11. ^ a b c d e f DP-1 - Profile of General Population and Housing Characteristics: 2010 for Pompton Lakes borough, Passaic County, New Jersey, United States Census Bureau. Accessed July 3, 2012.
  12. ^ a b c d Municipalities Grouped by 2011-2020 Legislative Districts, New Jersey Department of State, p. 16. Accessed January 6, 2013.
  13. ^ a b c Profile of General Demographic Characteristics: 2010 for Pompton Lakes borough, New Jersey Department of Labor and Workforce Development. Accessed July 3, 2012.
  14. ^ Staff. "Census 2010: Pompton Lakes", The Record (Bergen County), February 9, 2011. Accessed July 3, 2012.
  15. ^ a b PEPANNRES - Annual Estimates of the Resident Population: April 1, 2010 to July 1, 2016 - 2016 Population Estimates for New Jersey municipalities, United States Census Bureau. Accessed June 16, 2017.
  16. ^ a b GCT-PH1 Population, Housing Units, Area, and Density: 2010 - State -- County Subdivision from the 2010 Census Summary File 1 for New Jersey, United States Census Bureau. Accessed August 7, 2013.
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  20. ^ a b American FactFinder, United States Census Bureau. Accessed September 4, 2014.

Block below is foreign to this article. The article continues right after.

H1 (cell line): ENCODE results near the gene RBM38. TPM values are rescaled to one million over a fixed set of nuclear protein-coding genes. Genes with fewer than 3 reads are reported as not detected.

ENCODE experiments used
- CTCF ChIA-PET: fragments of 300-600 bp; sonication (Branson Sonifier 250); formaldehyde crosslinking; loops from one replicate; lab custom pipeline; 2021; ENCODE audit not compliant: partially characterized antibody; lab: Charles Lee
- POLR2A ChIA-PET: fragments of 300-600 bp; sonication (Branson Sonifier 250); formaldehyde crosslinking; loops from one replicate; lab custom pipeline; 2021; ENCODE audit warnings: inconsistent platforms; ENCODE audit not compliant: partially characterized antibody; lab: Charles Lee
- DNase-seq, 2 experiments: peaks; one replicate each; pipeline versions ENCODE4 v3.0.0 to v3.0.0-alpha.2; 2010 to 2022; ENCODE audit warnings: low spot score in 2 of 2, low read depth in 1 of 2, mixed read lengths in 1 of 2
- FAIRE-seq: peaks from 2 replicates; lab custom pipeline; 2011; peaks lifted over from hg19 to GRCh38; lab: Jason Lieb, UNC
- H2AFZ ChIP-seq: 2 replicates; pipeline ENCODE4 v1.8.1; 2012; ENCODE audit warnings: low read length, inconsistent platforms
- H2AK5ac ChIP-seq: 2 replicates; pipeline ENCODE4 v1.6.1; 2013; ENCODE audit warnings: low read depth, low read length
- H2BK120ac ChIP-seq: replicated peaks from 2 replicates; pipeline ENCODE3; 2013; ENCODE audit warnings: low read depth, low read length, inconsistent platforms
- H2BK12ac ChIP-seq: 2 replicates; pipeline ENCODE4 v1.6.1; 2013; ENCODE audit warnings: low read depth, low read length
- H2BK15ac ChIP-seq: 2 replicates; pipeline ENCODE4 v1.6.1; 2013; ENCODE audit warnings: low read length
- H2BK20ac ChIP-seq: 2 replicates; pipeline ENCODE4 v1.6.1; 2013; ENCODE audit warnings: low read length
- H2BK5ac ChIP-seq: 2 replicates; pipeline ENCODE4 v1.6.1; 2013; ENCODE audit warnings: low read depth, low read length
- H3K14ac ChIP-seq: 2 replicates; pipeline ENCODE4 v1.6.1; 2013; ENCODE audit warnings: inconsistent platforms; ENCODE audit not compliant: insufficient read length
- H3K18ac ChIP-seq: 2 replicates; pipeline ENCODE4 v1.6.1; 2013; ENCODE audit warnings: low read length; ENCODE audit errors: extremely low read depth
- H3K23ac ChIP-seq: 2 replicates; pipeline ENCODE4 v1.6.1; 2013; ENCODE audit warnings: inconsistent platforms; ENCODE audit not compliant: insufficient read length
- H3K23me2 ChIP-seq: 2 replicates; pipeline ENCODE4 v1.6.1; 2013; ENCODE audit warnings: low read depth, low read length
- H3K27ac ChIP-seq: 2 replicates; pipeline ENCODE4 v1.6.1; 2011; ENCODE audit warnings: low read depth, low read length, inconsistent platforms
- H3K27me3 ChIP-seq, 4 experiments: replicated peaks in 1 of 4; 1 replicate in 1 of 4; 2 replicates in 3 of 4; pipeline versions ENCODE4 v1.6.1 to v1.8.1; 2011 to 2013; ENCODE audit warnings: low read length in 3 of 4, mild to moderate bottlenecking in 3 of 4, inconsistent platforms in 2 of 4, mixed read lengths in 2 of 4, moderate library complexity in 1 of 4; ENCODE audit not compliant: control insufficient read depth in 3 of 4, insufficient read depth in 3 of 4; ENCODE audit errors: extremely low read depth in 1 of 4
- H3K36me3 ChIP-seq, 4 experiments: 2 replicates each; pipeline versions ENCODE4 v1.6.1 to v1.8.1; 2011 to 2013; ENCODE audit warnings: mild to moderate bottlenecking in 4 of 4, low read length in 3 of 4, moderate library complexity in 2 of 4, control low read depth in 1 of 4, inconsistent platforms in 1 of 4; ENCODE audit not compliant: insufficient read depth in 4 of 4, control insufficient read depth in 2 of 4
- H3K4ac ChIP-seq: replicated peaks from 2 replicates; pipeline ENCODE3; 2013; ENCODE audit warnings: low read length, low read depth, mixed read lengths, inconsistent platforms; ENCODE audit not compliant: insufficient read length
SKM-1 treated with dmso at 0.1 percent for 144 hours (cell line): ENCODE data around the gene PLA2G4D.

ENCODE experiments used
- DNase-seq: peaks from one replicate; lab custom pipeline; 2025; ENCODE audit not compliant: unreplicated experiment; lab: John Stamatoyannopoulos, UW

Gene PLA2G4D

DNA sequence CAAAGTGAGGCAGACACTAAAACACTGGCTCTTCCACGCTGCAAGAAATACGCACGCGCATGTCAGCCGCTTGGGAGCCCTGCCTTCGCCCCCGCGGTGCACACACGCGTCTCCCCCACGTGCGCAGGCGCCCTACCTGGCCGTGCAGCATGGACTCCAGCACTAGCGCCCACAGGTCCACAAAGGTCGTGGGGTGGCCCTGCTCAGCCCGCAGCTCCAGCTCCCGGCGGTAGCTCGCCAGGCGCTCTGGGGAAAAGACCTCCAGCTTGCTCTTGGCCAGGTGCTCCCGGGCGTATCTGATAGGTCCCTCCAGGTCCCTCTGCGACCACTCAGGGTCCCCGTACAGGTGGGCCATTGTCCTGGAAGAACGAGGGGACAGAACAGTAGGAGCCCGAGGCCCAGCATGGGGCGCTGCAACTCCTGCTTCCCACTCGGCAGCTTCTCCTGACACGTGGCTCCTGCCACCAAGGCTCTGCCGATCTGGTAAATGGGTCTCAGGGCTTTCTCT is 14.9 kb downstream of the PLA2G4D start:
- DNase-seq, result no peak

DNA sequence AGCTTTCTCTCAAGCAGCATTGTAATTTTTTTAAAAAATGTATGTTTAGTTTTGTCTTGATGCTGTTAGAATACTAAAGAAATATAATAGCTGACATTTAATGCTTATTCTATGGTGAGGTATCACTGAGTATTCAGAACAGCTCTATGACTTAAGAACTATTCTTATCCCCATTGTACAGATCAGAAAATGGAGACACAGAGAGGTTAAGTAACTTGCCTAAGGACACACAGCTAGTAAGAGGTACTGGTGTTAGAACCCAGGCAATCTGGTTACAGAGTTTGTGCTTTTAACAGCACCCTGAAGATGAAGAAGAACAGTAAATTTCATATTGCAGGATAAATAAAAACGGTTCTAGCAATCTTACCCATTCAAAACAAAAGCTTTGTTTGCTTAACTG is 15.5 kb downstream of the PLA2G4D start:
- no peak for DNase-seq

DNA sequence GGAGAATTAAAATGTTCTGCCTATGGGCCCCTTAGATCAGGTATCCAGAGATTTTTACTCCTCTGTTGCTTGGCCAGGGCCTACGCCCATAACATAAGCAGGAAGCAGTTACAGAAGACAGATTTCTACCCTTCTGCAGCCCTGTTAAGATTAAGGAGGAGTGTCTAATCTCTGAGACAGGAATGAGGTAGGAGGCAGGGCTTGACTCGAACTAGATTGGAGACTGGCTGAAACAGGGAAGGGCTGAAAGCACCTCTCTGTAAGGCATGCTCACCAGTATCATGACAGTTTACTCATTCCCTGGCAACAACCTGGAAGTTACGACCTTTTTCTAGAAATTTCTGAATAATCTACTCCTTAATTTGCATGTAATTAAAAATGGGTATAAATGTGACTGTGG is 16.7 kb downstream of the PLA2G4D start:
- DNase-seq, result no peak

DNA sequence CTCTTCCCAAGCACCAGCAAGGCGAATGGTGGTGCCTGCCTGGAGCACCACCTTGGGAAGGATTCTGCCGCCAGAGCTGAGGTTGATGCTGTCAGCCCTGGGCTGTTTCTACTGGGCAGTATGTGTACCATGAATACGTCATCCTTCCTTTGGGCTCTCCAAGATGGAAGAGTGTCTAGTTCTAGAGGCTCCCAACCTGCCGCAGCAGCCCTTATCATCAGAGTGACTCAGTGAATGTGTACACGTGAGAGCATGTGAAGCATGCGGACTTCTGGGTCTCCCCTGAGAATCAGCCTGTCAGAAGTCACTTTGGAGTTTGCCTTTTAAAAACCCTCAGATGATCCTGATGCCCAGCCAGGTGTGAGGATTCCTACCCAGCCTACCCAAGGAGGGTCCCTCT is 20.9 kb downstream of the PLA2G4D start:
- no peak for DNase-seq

21. ^ A Cure for the Common Codes: New Jersey, Missouri Census Data Center. Accessed July 3, 2012.
  22. ^ US Board on Geographic Names, United States Geological Survey. Accessed September 4, 2014.
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  25. ^ "Passaic County's First Borough; To be Called Pompton Lakes and to Have an Election Saturday.", The New York Times, January 14, 1895. Accessed July 14, 2008. "The borough fever has broken out in Passaic County, and a petition signed by the lawful number of residents will be presented to Judge Hopper in the Passaic Common Pleas to-morrow."
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  32. ^ Site History, Pompton Lakes Works. Accessed October 10, 2017.
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  42. ^ a b c d e DP-1: Profile of General Demographic Characteristics: 2000 - Census 2000 Summary File 1 (SF 1) 100-Percent Data for Pompton Lakes borough, Passaic County, New Jersey, United States Census Bureau. Accessed August 29, 2012.
  43. ^ DP03: Selected Economic Characteristics from the 2006-2010 American Community Survey 5-Year Estimates for Pompton Lakes borough, Passaic County, New Jersey, United States Census Bureau. Accessed July 3, 2012.
  44. ^ Lipman, Harvy; and Sheingold, Dave. "North Jersey sees 30% growth in same-sex couples", The Record (Bergen County), August 14, 2011, backed up by the Internet Archive as of February 3, 2013. Accessed October 23, 2014.
  45. ^ Ramapo Mountain State Forest, New York-New Jersey Trail Conference. Accessed August 7, 2013. "The forest, which includes wild lands in the municipalities of Oakland, Pompton Lakes, Ringwood and Wanaque, borders Ringwood State Park and the Ramapo Valley County Reservation, a part of the Bergen County Park System."